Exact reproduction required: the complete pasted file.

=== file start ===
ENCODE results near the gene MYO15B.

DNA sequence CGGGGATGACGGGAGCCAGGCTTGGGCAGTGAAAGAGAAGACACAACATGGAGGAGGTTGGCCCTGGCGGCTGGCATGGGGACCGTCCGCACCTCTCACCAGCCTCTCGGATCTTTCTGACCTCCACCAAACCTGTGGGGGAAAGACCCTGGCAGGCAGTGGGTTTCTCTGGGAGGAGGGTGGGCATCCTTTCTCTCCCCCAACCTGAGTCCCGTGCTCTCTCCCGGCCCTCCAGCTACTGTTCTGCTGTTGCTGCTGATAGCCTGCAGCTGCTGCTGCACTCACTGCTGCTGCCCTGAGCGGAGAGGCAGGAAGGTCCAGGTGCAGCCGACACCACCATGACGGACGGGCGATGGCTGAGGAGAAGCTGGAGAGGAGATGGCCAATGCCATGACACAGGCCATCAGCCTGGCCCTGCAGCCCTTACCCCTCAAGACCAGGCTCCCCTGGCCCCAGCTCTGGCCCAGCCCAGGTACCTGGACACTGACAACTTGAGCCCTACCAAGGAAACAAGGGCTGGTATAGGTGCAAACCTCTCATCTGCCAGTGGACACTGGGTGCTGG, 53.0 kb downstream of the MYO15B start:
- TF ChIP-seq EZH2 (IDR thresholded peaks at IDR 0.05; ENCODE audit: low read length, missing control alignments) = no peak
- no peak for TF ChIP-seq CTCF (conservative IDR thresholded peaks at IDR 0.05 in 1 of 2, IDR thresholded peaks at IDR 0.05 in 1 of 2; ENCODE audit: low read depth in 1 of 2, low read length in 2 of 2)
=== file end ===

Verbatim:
ENCODE results near the gene MYO15B.

DNA sequence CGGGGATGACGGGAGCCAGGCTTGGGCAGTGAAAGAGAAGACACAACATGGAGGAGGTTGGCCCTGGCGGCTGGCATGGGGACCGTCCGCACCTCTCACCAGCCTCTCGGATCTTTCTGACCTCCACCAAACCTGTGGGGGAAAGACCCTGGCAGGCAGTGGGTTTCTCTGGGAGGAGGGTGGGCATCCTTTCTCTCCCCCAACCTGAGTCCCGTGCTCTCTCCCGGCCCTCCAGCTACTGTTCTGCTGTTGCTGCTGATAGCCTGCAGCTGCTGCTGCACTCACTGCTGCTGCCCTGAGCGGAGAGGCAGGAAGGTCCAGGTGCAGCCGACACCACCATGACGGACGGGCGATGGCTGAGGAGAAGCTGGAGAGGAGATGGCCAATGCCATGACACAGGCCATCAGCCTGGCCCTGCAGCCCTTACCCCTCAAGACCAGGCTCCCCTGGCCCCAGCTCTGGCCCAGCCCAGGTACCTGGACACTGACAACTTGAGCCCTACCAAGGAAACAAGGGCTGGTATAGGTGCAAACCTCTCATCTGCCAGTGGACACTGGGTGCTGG, 53.0 kb downstream of the MYO15B start:
- TF ChIP-seq EZH2 (IDR thresholded peaks at IDR 0.05; ENCODE audit: low read length, missing control alignments) = no peak
- no peak for TF ChIP-seq CTCF (conservative IDR thresholded peaks at IDR 0.05 in 1 of 2, IDR thresholded peaks at IDR 0.05 in 1 of 2; ENCODE audit: low read depth in 1 of 2, low read length in 2 of 2)